Poor feeding is when an infant has a lack of interest in feeding or a problem receiving the proper amount of nutrition.
Feeding - infant's lack of interest; Infant - lack of interest in feeding
Poor feeding is a nonspecific symptom seen in newborn and young infants. It can result from many conditions, including infection, metabolic disorders, genetic disorders, structural problems, and neurological disorders. Poor feeding is not a sign of the severity of the disease, but it requires close watching of the infant.
Poor feeding is not the same as "picky" eating. Many children between ages 2 and 4 are picky eaters. Parents only need to give children what they like to eat at this age. However, children must continue to drink milk or an appropriate milk substitute.
- Any disorder that causes damage to the nervous system or causes muscle weakness
Beckwith-Wiedemann syndrome Birth-acquired herpes Congenital hypothyroidism Galactosemia
Group B streptococcal septicemia of the newborn(late) Hypoplastic left heart Infant botulism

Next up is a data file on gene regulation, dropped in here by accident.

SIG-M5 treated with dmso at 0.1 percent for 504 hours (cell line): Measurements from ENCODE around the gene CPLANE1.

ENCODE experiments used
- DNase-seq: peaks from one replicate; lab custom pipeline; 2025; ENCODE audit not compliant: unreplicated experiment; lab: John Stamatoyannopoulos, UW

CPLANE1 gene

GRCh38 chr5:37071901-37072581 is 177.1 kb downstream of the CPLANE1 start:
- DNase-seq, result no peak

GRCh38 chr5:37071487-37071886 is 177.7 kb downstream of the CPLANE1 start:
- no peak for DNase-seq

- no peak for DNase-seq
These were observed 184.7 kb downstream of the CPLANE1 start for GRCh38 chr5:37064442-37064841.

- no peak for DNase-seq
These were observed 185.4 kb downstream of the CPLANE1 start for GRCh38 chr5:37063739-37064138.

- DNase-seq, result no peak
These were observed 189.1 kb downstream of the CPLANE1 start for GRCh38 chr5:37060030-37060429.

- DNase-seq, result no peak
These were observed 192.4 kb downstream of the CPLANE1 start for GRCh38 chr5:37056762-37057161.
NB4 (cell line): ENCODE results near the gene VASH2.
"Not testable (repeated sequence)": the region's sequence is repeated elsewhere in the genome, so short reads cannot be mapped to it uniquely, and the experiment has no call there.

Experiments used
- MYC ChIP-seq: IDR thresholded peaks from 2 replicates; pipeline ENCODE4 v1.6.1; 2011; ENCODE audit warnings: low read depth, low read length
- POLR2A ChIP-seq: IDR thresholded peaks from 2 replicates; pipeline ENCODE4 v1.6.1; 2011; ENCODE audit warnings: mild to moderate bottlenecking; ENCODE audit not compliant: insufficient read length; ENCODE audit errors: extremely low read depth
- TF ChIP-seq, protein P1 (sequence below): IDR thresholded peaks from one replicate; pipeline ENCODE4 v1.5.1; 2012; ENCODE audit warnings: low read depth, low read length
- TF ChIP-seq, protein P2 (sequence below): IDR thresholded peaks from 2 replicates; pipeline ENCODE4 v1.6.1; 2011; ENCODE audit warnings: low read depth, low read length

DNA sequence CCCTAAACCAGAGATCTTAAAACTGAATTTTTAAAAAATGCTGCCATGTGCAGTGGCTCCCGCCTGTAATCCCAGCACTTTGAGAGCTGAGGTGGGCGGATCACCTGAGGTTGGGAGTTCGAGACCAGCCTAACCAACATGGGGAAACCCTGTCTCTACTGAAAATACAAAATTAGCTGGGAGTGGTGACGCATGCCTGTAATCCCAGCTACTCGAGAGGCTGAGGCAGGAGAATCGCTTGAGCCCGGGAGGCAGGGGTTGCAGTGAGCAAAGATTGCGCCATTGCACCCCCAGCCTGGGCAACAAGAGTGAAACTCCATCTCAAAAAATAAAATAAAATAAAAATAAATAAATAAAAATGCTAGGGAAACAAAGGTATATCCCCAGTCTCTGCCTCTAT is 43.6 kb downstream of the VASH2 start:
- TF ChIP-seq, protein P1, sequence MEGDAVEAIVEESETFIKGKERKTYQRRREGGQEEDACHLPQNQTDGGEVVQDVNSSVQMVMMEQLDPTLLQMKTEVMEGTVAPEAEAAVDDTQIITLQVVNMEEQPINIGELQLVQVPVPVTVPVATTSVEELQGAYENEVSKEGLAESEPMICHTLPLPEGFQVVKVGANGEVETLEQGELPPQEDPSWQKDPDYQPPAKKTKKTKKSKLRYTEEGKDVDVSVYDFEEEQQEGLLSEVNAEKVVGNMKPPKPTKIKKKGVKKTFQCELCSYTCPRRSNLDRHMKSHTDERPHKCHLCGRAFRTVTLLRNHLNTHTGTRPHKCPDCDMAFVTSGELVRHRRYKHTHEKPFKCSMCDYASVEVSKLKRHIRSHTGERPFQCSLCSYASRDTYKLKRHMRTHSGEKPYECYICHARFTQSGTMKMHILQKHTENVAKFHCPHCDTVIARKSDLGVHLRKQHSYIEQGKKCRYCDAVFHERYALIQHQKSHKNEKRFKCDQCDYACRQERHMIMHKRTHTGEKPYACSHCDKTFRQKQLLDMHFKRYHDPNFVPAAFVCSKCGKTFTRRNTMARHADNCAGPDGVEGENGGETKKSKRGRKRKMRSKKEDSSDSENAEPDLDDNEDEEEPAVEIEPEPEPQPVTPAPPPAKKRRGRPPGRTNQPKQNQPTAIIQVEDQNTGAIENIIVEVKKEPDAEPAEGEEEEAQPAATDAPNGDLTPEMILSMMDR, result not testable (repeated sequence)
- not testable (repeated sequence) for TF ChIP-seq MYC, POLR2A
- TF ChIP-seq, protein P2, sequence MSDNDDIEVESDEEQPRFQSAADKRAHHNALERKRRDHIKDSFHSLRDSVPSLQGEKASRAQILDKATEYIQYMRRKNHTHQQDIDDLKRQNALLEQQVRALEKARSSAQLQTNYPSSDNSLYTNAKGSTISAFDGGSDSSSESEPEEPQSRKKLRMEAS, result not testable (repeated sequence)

- Infection of the tissue covering the brain and spinal cord (meningitis)
Newborn jaundice Patent ductus arteriosus Premature infant Tetralogy of Fallot Total anomalous pulmonary venous return
- Tracheoesophageal fistula, a birth defect in which there is a connection between the trachea and the esophagus
Transposition of the great vessels Truncus arteriosus
- Viral gastroenteritis
Review Date: 08/02/2009
Reviewed By: Neil K. Kaneshiro, MD, MHA, Clinical Assistant Professor of Pediatrics, University of Washington School of Medicine. Also reviewed by David Zieve, MD, MHA, Medical Director, A.D.A.M., Inc.